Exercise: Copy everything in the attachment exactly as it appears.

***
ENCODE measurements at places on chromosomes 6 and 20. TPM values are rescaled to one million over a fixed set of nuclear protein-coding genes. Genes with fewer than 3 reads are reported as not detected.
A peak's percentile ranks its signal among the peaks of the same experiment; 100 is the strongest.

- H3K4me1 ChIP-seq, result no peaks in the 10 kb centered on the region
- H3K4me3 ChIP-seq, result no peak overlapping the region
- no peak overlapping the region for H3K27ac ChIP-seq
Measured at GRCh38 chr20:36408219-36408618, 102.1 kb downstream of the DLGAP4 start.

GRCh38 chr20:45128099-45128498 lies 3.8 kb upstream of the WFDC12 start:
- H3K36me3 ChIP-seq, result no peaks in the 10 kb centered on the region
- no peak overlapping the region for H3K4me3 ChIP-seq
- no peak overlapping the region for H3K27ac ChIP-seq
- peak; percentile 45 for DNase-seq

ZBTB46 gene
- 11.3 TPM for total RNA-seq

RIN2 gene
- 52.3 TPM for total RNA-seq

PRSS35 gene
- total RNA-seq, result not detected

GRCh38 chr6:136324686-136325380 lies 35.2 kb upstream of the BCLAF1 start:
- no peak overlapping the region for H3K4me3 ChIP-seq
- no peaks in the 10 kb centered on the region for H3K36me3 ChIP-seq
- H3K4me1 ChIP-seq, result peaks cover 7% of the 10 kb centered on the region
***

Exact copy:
ENCODE measurements at places on chromosomes 6 and 20. TPM values are rescaled to one million over a fixed set of nuclear protein-coding genes. Genes with fewer than 3 reads are reported as not detected.
A peak's percentile ranks its signal among the peaks of the same experiment; 100 is the strongest.

- H3K4me1 ChIP-seq, result no peaks in the 10 kb centered on the region
- H3K4me3 ChIP-seq, result no peak overlapping the region
- no peak overlapping the region for H3K27ac ChIP-seq
Measured at GRCh38 chr20:36408219-36408618, 102.1 kb downstream of the DLGAP4 start.

GRCh38 chr20:45128099-45128498 lies 3.8 kb upstream of the WFDC12 start:
- H3K36me3 ChIP-seq, result no peaks in the 10 kb centered on the region
- no peak overlapping the region for H3K4me3 ChIP-seq
- no peak overlapping the region for H3K27ac ChIP-seq
- peak; percentile 45 for DNase-seq

ZBTB46 gene
- 11.3 TPM for total RNA-seq

RIN2 gene
- 52.3 TPM for total RNA-seq

PRSS35 gene
- total RNA-seq, result not detected

GRCh38 chr6:136324686-136325380 lies 35.2 kb upstream of the BCLAF1 start:
- no peak overlapping the region for H3K4me3 ChIP-seq
- no peaks in the 10 kb centered on the region for H3K36me3 ChIP-seq
- H3K4me1 ChIP-seq, result peaks cover 7% of the 10 kb centered on the region